Types of Coffee Roasts

Whether used as an early morning pick-me-up or paired with a late-night dessert, there isn't a more universally loved hot beverage than coffee. In fact, one study found that 54% of Americans over the age of 18 drink at least one cup every day. Therefore, when choosing to serve coffee at your establishment or event, it is important to know the different aspects that make up a good cup, from the beans chosen to the roast level! 

The Different Coffee Roasts

Coffee roasting is a heating process that brings out the aroma and flavor locked inside a green coffee seed, which has a mild, grassy taste on its own, and turns the beans brown. The flavor profile of a bean's roast level will depend on the varietal and geographic location of that bean as well as the roasting method.
Light roast whole coffee beans

Light Roast

Color: Light brown

Oil on Surface: No

Flavor profile: Toasted grain with pronounced acidity

Amount of Caffeine per Scoop: High

Internal Temperature Of Beans At Roasting Peak: Approx. 400°F

Medium roast whole coffee beans

Medium Roast

Color: Brown

Oil on Surface: No

Flavor profile: Balanced flavor, aroma, and acidity

Amount of Caffeine per Scoop: Medium

Internal Temperature Of Beans At Roasting Peak: Approx. 420°F

Dark roast whole coffee beans

Dark Roast

Color: Dark Brown

Oil on Surface: Some

Flavor profile: Heavy, full body flavor with small taste of spice

Amount of Caffeine per Scoop: Low

Internal Temperature Of Beans At Roasting Peak: Approx. 445°F

Extra dark roast whole coffee beans

Extra Dark Roast

Color: Black

Oil on Surface: Yes

Flavor profile: Bitter, smoky, or burnt taste

Amount of Caffeine per Scoop: Very low

Internal Temperature Of Beans At Roasting Peak: Approx. 475°F  

 

Whole Bean vs. Ground Coffee

In addition to choosing which roasts you will serve customers, it is also important to decide whether you will purchase whole bean coffee or pre-ground coffee. How often will you be serving coffee, do you have the proper equipment on-hand, and how much time you have are all factors that will affect your decision.
Barista pouring whole bean coffee into a commercial coffee grinder

Purchasing whole bean coffee is an excellent choice for operators looking to improve their coffee service and it is best to use when brewing with an espresso machine, pourover, or French press. 

Pros
  • Produces a fresher product with a more pronounced flavor and aroma
  • Can control the grind size
Cons
  • Requires grinding equipment
  • Takes more time to brew
  • Takes more skill and knowledge to produce the right grind size
Barista putting pre-ground coffee into an automatic coffee brewer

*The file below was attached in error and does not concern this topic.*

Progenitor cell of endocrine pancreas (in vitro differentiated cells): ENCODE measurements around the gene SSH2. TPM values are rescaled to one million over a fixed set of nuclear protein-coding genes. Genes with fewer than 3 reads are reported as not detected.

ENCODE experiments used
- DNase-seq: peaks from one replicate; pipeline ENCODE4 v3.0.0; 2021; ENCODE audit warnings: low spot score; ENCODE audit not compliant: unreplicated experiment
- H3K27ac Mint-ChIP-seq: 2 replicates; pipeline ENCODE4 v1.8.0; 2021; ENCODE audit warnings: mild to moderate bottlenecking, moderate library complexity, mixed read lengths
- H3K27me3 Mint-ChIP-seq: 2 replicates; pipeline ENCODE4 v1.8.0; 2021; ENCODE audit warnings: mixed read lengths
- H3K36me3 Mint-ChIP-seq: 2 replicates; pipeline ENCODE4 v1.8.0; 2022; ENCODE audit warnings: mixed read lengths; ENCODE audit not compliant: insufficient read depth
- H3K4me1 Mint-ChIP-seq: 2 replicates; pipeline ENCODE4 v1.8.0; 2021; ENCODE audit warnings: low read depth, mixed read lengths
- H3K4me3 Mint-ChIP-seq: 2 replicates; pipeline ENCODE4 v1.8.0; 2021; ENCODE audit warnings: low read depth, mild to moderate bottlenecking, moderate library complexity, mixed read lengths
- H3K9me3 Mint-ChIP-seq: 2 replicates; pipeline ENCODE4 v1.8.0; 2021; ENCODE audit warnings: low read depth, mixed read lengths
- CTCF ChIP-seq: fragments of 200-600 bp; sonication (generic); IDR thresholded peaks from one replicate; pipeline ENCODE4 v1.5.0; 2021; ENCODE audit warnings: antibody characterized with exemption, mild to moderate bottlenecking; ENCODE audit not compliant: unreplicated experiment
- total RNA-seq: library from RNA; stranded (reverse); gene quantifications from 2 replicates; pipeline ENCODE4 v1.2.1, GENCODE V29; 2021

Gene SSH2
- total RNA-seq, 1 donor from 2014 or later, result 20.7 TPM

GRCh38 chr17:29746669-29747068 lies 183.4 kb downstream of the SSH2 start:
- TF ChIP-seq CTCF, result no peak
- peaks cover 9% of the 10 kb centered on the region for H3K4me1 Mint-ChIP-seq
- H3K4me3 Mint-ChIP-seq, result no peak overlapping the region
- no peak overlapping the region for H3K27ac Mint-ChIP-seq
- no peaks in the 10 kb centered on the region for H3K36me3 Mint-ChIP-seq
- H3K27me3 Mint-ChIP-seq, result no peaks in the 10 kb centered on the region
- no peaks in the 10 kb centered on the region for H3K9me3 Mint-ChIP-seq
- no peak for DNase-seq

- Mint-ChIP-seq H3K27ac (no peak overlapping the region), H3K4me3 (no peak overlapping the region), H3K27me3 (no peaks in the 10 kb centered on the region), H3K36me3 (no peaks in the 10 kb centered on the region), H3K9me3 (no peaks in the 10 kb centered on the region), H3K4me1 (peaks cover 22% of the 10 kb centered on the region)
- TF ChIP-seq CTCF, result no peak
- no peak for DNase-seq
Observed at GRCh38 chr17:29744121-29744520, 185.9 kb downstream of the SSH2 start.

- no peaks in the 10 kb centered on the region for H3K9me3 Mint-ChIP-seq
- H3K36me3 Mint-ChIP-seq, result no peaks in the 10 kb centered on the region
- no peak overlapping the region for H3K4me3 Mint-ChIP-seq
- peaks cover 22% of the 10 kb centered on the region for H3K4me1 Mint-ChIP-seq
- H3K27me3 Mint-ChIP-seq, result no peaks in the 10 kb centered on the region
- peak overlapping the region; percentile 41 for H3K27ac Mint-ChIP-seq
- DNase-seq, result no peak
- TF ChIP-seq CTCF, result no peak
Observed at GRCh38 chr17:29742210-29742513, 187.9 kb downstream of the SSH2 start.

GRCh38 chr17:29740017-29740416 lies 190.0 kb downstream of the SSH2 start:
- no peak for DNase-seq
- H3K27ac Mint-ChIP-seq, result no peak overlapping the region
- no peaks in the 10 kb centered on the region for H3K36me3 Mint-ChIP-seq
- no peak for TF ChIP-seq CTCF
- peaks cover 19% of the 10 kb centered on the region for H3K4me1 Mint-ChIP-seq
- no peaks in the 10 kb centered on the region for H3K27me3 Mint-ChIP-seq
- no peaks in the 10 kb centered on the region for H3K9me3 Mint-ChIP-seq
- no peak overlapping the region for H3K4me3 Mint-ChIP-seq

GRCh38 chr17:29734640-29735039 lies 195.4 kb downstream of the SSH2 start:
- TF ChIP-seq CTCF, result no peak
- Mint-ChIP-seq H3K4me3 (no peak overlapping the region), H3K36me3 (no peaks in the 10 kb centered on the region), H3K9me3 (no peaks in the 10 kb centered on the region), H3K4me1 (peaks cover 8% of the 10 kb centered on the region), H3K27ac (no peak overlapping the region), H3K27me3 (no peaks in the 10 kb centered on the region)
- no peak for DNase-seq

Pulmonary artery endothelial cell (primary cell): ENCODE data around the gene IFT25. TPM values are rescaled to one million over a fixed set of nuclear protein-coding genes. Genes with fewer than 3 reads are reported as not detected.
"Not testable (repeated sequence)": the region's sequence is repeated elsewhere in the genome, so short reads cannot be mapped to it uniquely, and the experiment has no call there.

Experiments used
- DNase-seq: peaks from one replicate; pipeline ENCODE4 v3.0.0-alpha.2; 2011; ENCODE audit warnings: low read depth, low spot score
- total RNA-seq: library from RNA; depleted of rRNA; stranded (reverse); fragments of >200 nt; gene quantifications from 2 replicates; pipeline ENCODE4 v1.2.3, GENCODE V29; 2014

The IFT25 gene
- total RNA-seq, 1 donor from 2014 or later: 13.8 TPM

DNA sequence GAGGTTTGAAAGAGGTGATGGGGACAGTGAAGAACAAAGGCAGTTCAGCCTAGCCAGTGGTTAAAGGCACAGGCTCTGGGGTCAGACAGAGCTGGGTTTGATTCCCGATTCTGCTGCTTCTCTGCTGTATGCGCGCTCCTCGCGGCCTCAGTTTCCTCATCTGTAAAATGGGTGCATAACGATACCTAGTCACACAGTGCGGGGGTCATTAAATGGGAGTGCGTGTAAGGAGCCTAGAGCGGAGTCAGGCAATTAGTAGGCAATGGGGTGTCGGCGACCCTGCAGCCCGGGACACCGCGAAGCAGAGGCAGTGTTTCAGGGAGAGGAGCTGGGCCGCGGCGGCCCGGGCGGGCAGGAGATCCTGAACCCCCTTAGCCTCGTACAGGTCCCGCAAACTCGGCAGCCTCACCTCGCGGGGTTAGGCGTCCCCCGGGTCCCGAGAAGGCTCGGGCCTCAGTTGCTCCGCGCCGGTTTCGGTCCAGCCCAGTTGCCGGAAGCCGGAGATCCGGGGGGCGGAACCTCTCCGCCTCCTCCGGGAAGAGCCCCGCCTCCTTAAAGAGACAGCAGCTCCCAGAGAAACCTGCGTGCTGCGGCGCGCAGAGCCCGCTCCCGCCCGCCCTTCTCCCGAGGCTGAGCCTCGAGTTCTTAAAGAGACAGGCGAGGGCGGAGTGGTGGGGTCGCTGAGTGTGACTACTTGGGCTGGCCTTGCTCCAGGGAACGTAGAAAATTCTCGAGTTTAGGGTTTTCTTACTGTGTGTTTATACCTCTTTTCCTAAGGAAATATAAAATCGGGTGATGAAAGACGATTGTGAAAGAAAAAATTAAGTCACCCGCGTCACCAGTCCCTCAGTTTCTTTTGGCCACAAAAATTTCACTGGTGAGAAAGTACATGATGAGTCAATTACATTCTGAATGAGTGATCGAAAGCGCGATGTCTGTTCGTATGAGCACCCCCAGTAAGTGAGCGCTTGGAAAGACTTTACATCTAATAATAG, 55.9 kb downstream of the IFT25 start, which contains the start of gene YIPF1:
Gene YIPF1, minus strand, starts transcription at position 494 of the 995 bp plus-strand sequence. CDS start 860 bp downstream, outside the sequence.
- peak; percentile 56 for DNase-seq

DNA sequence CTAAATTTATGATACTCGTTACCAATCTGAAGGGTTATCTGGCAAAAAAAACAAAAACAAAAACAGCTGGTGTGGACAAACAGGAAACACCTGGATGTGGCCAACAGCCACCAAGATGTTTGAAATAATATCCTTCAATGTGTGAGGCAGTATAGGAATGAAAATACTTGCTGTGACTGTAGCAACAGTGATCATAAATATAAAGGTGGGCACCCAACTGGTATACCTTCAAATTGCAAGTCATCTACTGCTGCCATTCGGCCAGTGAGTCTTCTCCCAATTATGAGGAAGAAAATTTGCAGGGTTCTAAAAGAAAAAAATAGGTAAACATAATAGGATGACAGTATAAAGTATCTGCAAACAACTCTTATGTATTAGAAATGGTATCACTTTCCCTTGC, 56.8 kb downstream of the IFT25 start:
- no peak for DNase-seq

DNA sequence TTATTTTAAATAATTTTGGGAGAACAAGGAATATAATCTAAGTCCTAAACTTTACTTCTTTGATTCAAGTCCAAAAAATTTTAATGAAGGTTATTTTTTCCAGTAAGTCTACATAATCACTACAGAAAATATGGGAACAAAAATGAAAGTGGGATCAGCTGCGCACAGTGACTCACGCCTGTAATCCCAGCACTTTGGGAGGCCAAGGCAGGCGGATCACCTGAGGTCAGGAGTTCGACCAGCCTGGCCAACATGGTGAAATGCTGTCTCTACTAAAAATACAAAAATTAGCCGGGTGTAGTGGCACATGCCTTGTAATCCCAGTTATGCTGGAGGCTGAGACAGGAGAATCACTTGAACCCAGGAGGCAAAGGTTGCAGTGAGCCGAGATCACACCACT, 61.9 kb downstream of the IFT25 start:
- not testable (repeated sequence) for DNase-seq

Pre-ground coffee is a convenient, time-saving choice for high-volume operators using drip brewers in their establishments.

Pros
  • Produces a more consistent flavor
  • Less labor intensive and easy to prepare
  • Typically more accessible
Cons
  • Predetermined grind size limits the brewing options
  • Flavor and aroma is not as potent and complex as fresh-ground coffee
  • Can spoil more easily and more quickly than whole beans
Expert Tip



To preserve the flavor of your unused coffee, store in an airtight container at room temperature away from light, heat, and moisture.

Types of Coffee Beans

There are two basic types of coffee bean species that are grown commercially throughout the world: Coffee Arabica and Coffee Robusta, which differ due to their growing environments, overall flavor, and price. It's helpful to understand the difference between these types of coffee beans when choosing your coffee since their tastes can vary significantly.

Arabica

When roasted, Arabica beans provide a sweet, yet soft taste with low acidity levels. These types of coffee beans needs a cool, subtropical climate where lots of sun, rich soil, and moisture are present, as a location in a high elevation. Since Arabica beans are difficult to grow and cultivate, they are more expensive compared to Robusta beans, and have a higher cost of production. Most Arabica beans are grown in Africa and Latin America.

Robusta

Robusta coffee is considered the more inferior choice compared to Arabica since it yields a strong, bitter, and harsh taste when roasted. Robusta beans contain twice as much caffeine as Arabica, and therefore are less vulnerable to diseases and pests since caffeine acts as a natural insecticide in the plant. Robusta beans can also stand up to harsher growing environments and lower altitudes, making it cheaper to produce and sell. Due to its low cost, most instant and ground coffee blends sold in grocery stores are made from Robusta beans.

Source: Types of Coffee Beans: Roasts, Arabica vs Robusta, & More (webstaurantstore.com)
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